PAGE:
In the campus/access world, you have to be able to deploy hardware across hundreds – sometimes thousands – of distributed sites, most of which don’t have high-level networking staff (if they have any onsite networking personnel at all). Additionally, where data centers have robust, out-of-band management networks to run things like zero-touch provisioning (ZTP) and the Open Network Install Environment (ONIE), everything that happens on campus/access infrastructure must be done in-band.

These are just a few of the differences. Now though, the major barriers to open campus/access networks have largely fallen away. Modern open networking solutions can deliver:

  • Full automation: Enterprises today have enough headaches just keeping legacy campus/access networks up and running; so they’re understandably reticent to adopt solutions that would require their scarce tier-3 network engineers to crisscross the globe installing and configuring switches. With modern, open networking solutions though, deployments can be fully automated.  New solutions can simply be turned on—the switches automatically connect back to a central server, pull down the correct configuration, and install it on their own. Add the simplicity that comes from collapsing access and distribution layers, and now even non-programmers can activate and configure hundreds of remote access switches with a few simple English-language commands – no programming skills required.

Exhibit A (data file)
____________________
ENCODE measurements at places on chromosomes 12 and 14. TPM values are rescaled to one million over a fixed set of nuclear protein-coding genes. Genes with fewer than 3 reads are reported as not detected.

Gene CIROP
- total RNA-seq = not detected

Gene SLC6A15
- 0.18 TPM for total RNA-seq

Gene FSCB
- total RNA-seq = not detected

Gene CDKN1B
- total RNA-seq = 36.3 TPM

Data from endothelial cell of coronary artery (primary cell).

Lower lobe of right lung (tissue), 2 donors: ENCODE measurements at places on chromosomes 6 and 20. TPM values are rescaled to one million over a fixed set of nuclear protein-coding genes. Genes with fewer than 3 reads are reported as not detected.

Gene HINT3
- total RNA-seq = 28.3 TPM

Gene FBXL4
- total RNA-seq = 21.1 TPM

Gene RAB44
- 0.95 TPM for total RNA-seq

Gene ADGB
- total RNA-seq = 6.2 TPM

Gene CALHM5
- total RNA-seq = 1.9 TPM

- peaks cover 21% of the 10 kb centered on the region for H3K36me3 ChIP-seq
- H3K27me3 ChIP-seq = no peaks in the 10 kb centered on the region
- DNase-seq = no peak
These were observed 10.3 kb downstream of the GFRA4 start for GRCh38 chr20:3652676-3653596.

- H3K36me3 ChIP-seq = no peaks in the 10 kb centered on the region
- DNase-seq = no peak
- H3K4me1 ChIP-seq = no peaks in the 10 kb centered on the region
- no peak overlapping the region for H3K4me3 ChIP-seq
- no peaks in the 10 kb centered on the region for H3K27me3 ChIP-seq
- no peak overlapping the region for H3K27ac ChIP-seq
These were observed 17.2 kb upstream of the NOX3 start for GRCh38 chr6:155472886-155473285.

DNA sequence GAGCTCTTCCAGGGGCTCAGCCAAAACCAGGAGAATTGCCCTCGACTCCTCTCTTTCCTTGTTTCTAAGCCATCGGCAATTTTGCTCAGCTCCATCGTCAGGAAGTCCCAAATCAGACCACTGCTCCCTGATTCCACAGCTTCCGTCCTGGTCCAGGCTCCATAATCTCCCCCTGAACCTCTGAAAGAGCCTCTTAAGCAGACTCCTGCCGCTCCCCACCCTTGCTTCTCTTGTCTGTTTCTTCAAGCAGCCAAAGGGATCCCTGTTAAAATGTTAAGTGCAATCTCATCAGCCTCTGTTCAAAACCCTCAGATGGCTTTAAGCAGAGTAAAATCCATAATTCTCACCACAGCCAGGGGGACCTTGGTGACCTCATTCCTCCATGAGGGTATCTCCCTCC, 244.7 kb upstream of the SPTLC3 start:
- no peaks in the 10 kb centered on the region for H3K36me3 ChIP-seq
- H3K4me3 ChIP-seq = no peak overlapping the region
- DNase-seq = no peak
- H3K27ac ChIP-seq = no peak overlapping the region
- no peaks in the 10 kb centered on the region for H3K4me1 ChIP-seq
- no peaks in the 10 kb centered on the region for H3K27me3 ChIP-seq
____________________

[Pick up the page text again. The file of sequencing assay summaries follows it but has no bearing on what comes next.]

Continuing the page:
• Strong security: Securing devices in a tightly controlled data center is relatively straightforward, with little need for mechanisms like network access control (NAC). Out at the network edge, however, things are quite different. As enterprises take on the expanding threat surface that comes with bring-your-own-device (BYOD) and IoT trends, having centralized, policy-based access control of every port is absolutely essential. In the past, this was a major hurdle for open switches. Today, modern open access networking solutions fully integrate with major NAC solutions.